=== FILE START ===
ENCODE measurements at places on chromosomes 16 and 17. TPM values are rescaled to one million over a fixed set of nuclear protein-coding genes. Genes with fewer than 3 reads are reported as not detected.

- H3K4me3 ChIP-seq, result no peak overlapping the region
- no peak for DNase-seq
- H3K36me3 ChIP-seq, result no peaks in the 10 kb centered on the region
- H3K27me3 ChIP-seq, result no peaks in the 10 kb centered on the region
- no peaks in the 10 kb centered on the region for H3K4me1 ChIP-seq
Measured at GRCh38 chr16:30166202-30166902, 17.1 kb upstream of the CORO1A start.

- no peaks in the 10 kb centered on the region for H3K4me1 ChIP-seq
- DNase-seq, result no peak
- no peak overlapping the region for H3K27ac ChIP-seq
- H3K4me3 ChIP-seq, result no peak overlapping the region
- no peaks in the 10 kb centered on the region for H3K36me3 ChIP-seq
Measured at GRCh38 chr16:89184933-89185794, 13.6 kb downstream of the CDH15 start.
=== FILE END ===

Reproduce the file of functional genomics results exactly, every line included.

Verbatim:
ENCODE measurements at places on chromosomes 16 and 17. TPM values are rescaled to one million over a fixed set of nuclear protein-coding genes. Genes with fewer than 3 reads are reported as not detected.

- H3K4me3 ChIP-seq, result no peak overlapping the region
- no peak for DNase-seq
- H3K36me3 ChIP-seq, result no peaks in the 10 kb centered on the region
- H3K27me3 ChIP-seq, result no peaks in the 10 kb centered on the region
- no peaks in the 10 kb centered on the region for H3K4me1 ChIP-seq
Measured at GRCh38 chr16:30166202-30166902, 17.1 kb upstream of the CORO1A start.

- no peaks in the 10 kb centered on the region for H3K4me1 ChIP-seq
- DNase-seq, result no peak
- no peak overlapping the region for H3K27ac ChIP-seq
- H3K4me3 ChIP-seq, result no peak overlapping the region
- no peaks in the 10 kb centered on the region for H3K36me3 ChIP-seq
Measured at GRCh38 chr16:89184933-89185794, 13.6 kb downstream of the CDH15 start.